Alexander Drilon, MD:The rationale for adding chemotherapy to immune therapy is complex but can basically be broken down to the fact that chemotherapy drugs can, in a way, modulate the immune system. And so, the purpose of adding chemotherapy to immune therapy is to hopefully boost the likelihood of immune therapy acting to augment the immune system, making tumors visible to the immune system and the immune system attacking these cancers and getting rid of them.
Justin Gainor, MD:Over the past 6 months, we’ve had some really exciting data emerge on the role of chemotherapy-plus-immunotherapy combinations. And we’ve seen now 3 randomized controlled studies showing overall survival improvements with the addition of PD-1 or PD-L1 inhibition to standard chemotherapy in nonsmall cell lung cancer. I think the most important of these studies was KEYNOTE-189. This was a randomized phase III study that compared platinum/pemetrexed versus platinum/pemetrexed plus pembrolizumab. And in the study, the triplet combination resulted in improvement in both progression-free survival as well as overall survival. And an important part of that study is that with respect to overall survival, there was an improvement in every strata of PD-L1 expression, so greater than 50%, 1% to 49%, as well as in less than 1%.
So, the way I’ve approached the KEYNOTE-189 data is that for patients who have 50% or greater PD-L1 expression, I think you could give either pembrolizumab monotherapy or the triplet combination. And what distinguishes the 2 for me are, what are the patient’s comorbidities? What are their sites of disease? How aggressive is the disease behaving? What’s the patient’s preferences with regards to chemotherapy? All of these things would factor into a decision about pembrolizumab monotherapy versus a triplet combination. I’ve generally erred toward monotherapy in that setting while we wait for further data looking at long-term outcomes of the 2 different approaches.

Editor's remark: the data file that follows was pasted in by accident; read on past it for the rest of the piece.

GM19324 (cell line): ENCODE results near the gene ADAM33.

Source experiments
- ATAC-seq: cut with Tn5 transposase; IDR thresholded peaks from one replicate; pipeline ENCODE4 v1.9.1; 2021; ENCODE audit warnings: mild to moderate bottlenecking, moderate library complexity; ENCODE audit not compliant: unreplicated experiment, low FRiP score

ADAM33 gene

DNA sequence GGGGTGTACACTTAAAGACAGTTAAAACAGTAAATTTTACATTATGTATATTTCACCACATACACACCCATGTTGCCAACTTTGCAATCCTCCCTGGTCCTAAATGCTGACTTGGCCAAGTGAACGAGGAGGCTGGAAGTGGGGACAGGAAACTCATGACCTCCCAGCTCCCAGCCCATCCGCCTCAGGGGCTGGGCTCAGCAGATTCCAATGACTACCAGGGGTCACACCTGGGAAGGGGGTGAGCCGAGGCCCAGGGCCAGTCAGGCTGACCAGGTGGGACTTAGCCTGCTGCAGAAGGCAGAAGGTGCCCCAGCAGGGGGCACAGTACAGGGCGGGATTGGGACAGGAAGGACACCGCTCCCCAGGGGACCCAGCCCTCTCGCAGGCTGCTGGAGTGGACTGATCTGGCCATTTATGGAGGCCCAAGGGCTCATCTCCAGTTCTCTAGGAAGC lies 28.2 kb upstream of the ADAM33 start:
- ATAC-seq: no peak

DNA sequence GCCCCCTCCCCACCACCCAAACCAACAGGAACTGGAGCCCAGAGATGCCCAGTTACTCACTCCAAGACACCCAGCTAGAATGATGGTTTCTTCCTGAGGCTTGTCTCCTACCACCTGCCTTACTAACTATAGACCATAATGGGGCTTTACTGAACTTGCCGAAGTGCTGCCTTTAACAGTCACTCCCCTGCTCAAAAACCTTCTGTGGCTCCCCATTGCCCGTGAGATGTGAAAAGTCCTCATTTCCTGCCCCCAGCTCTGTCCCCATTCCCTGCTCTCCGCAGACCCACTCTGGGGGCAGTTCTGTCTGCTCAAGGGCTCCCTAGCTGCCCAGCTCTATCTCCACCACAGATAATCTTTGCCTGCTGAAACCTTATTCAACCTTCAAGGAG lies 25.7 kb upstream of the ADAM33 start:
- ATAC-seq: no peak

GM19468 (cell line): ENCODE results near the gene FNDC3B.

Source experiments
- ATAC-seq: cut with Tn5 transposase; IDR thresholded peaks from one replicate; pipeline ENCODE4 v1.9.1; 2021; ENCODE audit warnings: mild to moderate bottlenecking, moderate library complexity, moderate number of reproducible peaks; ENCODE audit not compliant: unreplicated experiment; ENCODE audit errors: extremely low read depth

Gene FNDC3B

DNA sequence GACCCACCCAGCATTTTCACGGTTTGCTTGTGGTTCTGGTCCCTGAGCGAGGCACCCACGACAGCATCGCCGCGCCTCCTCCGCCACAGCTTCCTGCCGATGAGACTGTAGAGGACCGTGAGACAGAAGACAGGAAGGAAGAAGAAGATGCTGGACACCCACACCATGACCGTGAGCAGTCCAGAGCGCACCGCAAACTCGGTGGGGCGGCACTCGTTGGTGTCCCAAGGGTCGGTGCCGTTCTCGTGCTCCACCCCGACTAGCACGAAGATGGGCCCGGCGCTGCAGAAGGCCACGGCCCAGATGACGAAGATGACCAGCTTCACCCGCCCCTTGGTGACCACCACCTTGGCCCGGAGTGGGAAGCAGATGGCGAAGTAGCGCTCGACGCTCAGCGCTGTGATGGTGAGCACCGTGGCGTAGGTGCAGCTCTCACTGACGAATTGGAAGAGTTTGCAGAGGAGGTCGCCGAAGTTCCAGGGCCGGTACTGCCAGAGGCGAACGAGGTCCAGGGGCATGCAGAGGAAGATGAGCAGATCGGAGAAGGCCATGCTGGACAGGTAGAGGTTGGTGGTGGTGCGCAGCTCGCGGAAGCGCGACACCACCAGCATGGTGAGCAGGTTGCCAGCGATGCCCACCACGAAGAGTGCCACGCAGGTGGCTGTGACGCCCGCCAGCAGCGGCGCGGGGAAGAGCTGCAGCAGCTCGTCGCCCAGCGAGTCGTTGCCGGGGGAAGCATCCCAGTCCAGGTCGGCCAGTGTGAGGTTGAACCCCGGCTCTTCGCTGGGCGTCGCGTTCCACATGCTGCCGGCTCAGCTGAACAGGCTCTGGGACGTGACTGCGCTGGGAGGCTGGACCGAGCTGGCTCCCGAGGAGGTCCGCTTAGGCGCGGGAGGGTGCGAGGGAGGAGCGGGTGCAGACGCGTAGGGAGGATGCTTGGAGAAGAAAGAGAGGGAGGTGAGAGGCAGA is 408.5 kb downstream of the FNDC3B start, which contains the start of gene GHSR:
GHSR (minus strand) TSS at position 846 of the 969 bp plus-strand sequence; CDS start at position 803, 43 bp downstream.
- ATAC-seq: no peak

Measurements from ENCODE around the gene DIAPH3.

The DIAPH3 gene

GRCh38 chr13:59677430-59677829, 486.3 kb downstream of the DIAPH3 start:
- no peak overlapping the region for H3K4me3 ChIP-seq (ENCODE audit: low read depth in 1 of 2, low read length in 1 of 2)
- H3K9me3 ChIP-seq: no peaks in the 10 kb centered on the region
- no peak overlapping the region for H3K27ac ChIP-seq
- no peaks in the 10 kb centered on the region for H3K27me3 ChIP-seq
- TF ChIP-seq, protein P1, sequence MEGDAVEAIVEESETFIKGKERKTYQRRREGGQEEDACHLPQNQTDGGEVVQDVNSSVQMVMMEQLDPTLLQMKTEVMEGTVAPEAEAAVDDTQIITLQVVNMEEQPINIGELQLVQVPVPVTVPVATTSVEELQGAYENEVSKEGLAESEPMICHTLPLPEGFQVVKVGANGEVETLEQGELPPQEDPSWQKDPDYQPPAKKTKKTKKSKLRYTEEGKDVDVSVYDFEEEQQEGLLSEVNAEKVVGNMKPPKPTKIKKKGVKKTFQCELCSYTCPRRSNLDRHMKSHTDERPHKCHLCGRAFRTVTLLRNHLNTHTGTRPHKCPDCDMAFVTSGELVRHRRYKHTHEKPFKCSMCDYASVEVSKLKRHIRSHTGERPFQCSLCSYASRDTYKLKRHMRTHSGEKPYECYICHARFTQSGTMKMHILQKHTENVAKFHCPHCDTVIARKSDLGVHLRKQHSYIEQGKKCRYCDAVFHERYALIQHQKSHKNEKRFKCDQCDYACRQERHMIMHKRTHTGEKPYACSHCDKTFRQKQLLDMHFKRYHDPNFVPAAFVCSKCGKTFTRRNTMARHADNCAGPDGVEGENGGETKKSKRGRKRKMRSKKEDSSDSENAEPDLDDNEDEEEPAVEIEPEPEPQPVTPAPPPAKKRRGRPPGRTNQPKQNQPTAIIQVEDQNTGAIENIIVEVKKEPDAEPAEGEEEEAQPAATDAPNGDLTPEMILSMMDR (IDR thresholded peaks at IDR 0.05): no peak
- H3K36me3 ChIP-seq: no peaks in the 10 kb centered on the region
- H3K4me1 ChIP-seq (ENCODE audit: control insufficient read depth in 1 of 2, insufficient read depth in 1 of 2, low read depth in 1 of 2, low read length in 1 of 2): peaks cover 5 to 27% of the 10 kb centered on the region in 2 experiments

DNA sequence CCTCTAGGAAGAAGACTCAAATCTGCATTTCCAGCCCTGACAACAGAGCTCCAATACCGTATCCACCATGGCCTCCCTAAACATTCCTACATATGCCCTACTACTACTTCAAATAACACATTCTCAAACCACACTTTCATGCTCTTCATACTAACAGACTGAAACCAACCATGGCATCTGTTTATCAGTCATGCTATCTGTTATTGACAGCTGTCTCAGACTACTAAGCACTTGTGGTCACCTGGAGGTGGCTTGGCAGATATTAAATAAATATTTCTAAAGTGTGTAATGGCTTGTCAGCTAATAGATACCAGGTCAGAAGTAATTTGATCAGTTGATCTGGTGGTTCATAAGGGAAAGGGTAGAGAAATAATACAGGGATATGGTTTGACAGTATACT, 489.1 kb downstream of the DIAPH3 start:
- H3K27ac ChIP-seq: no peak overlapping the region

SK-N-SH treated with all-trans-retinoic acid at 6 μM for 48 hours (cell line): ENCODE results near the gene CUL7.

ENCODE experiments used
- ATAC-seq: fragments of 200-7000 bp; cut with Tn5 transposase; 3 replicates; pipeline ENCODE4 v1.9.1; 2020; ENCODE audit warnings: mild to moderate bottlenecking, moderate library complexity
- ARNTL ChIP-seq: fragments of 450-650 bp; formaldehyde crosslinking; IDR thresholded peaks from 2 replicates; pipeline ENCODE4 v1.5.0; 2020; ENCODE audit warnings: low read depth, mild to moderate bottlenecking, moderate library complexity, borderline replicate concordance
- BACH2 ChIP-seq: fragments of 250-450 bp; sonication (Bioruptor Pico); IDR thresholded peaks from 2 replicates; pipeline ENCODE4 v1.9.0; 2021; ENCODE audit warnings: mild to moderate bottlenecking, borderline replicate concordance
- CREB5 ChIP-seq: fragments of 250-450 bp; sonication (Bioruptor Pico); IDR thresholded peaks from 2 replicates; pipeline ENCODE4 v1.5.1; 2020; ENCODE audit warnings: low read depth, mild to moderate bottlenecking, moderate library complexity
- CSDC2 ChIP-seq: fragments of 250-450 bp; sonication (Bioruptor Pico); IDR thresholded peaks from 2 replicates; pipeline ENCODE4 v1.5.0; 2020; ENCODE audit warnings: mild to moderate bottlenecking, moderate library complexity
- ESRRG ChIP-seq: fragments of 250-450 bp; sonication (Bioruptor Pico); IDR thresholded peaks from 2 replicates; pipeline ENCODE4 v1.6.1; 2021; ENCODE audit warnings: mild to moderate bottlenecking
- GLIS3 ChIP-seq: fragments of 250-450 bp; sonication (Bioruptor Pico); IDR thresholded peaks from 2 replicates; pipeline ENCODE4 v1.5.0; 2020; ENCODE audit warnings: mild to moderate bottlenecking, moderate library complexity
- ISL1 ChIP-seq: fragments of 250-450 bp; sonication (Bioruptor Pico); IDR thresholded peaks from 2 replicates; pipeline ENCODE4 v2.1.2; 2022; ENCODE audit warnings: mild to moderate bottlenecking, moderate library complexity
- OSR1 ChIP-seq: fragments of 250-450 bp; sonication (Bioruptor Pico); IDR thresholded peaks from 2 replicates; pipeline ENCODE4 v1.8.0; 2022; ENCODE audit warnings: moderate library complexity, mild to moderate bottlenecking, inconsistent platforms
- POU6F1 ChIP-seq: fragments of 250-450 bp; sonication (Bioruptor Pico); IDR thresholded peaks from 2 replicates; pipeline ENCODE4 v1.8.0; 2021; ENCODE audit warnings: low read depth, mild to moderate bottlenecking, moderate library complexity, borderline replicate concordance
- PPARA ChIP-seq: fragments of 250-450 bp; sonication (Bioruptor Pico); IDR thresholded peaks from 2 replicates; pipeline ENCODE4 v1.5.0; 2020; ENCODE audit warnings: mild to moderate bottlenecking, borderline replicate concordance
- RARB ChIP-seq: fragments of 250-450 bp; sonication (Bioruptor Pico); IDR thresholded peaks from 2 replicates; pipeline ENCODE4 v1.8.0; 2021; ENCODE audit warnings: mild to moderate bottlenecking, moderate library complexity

For patients who have a PD-L1 expression score of less than 50%, I do think that the triplet of carboplatin/pemetrexed and pembrolizumab is a standard of care now for patients with less than 50% PD-L1 expression. I should note that this is all nonsquamous histology. That was studied in the KEYNOTE-189 study.
And finally, for patients with squamous histology, at ASCO this past year, we saw 2 studies, both of which showed that the addition of PD-1 pathway inhibition to chemotherapy resulted in improvements in progression-free survival and, in one study, an improvement in overall study. And that one study was KEYNOTE-407. With the addition of pembrolizumab to carboplatin/paclitaxel, it resulted in improvement in both PFS and overall survival. Again, we’re seeing that the addition of PD-1 blockade to standard histologybased chemotherapy is becoming a standard of care in the United States, particularly for patients with PD-L1 expression less than 50%.
Alexander Drilon, MD:Thankfully, in this trial, we’ve seen a signal for response, not just in patients whose cancers are highly PD-L1 expressing, meaning 50% or greater, but the trial also included patients whose tumor proportion scores of their cancer fell below that cutoff. So, I think that it’s a good strategy to consider chemotherapy plus immune therapy for patients who may not fall into that specific bucket or you might think about using pembrolizumab alone. So, in someone that has a score of 1% to 49%, I would consider giving the combination, and in practice we have seen very good results when all 3 drugs are given.
Transcript edited for clarity.